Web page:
The Globalist has posted Part III of the excerpts from Democracy is a Good Thing, by Yu Keping, deputy director of the Translation Bureau of the Chinese Communist Party Committee and a professor of politics at Beijing University, published by the Brookings Institution. In it, he discusses China’s policy of “harmonious diplomacy”:
Only through global governance can the diverse problems confronting human society be resolved and a new global order be established.
Strong conflicts of interest that prove impossible to bridge in the near term should be handled according to the principle of shelving disputes and looking forward.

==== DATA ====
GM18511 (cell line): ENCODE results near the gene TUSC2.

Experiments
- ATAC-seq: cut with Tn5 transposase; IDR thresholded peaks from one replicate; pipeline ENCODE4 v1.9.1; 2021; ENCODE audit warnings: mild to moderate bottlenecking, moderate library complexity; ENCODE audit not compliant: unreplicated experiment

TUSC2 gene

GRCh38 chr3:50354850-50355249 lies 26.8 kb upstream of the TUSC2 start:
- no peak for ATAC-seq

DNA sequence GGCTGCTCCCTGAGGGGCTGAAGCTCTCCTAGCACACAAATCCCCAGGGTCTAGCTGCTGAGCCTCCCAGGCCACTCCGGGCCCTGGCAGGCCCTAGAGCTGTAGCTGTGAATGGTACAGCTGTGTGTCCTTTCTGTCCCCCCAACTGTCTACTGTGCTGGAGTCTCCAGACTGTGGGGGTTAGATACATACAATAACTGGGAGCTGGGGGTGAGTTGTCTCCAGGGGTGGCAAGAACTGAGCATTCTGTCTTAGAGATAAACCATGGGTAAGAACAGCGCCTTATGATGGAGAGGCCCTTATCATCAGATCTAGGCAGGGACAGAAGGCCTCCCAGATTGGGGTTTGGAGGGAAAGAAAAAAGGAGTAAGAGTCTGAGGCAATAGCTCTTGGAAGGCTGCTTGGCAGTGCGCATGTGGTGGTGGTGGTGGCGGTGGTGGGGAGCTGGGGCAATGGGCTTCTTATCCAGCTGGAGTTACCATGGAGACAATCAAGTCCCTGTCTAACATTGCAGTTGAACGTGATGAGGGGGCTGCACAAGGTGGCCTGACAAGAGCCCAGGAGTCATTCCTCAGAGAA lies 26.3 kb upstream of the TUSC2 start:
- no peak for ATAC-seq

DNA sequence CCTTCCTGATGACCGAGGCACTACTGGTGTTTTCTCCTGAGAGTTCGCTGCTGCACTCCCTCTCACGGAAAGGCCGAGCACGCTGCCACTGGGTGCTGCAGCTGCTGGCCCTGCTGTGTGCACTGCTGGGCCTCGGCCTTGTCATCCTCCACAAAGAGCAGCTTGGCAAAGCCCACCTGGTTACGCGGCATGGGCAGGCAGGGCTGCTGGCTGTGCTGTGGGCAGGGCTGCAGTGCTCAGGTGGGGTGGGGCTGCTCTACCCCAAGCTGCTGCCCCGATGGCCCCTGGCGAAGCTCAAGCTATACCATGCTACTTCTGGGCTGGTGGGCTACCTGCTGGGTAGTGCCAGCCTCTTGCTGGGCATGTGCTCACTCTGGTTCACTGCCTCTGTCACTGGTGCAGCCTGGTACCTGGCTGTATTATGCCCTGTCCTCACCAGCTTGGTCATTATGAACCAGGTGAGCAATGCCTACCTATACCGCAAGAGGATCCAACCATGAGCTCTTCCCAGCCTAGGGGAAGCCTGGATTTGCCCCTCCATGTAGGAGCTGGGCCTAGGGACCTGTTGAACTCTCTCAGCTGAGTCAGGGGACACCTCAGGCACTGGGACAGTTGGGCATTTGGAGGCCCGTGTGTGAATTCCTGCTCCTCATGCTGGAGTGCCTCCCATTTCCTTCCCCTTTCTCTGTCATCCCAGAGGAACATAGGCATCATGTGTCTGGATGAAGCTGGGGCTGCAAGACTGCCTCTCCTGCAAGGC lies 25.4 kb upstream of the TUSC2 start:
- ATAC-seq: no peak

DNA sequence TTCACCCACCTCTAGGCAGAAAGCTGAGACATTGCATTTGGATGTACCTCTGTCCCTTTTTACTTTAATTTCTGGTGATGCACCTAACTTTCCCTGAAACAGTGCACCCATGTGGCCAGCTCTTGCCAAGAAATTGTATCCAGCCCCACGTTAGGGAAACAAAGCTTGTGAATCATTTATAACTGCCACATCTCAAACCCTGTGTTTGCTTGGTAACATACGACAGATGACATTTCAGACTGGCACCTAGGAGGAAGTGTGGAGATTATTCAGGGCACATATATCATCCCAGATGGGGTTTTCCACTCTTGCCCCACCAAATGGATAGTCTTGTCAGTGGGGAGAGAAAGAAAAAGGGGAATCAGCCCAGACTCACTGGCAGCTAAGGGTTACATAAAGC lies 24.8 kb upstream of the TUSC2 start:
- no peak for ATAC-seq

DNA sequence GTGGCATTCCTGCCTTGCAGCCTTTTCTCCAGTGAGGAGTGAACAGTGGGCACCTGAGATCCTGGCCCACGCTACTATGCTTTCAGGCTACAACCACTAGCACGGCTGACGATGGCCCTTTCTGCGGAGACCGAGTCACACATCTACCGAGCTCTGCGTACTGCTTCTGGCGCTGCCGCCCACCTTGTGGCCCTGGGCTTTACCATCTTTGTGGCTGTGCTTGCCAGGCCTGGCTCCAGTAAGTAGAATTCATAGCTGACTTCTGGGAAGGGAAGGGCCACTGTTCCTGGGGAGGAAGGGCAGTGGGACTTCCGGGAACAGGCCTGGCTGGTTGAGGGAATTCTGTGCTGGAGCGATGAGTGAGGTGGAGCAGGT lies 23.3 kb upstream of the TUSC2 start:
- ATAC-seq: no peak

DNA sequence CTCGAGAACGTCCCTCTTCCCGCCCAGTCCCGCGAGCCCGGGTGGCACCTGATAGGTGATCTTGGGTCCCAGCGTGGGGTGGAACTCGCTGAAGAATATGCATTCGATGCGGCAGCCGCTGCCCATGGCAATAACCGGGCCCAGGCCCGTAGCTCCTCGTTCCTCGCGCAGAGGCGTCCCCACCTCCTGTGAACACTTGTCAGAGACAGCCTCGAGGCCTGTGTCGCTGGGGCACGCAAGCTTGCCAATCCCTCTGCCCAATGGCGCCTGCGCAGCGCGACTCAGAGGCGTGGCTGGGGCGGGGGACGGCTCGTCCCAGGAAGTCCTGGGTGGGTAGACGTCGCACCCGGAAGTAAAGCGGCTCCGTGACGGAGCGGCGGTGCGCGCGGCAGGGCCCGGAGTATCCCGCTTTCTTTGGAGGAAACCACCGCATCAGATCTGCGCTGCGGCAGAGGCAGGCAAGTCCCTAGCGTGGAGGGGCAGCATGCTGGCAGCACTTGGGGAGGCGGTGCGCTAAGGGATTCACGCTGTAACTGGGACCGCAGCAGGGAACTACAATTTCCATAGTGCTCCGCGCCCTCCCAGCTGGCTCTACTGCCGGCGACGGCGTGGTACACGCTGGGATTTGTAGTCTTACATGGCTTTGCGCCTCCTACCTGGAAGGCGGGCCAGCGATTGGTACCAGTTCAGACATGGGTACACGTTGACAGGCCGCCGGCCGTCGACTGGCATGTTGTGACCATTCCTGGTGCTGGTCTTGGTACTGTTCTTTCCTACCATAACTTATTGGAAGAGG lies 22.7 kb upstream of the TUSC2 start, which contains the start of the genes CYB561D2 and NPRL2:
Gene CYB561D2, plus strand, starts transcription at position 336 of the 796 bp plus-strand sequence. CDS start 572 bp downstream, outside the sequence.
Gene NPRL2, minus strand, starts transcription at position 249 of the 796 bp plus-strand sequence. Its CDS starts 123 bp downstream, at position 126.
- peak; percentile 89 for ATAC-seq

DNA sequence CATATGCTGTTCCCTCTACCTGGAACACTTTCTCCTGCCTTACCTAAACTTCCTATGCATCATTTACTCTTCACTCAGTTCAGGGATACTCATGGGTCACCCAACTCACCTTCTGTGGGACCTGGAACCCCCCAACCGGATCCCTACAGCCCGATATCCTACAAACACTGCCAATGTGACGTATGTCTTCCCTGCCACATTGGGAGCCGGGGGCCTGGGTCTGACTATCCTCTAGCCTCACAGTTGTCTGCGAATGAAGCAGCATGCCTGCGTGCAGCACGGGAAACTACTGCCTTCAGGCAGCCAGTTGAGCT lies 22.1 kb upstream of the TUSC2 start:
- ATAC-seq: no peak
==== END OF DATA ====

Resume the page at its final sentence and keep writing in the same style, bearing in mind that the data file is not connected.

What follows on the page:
The emergence of global governance not only highlights humankind’s shared problems and destiny, but also reflects people’s efforts to pursue a world of sustained peace and common prosperity.
So far, there is no clear and universally accepted definition of global governance. Generally speaking, global governance could be defined as the attempt to resolve such problems as conflict, environmental degradation, the defense of human rights, international migration, drug-smuggling and infectious diseases through international regimes with binding force so as to maintain international political and economic order.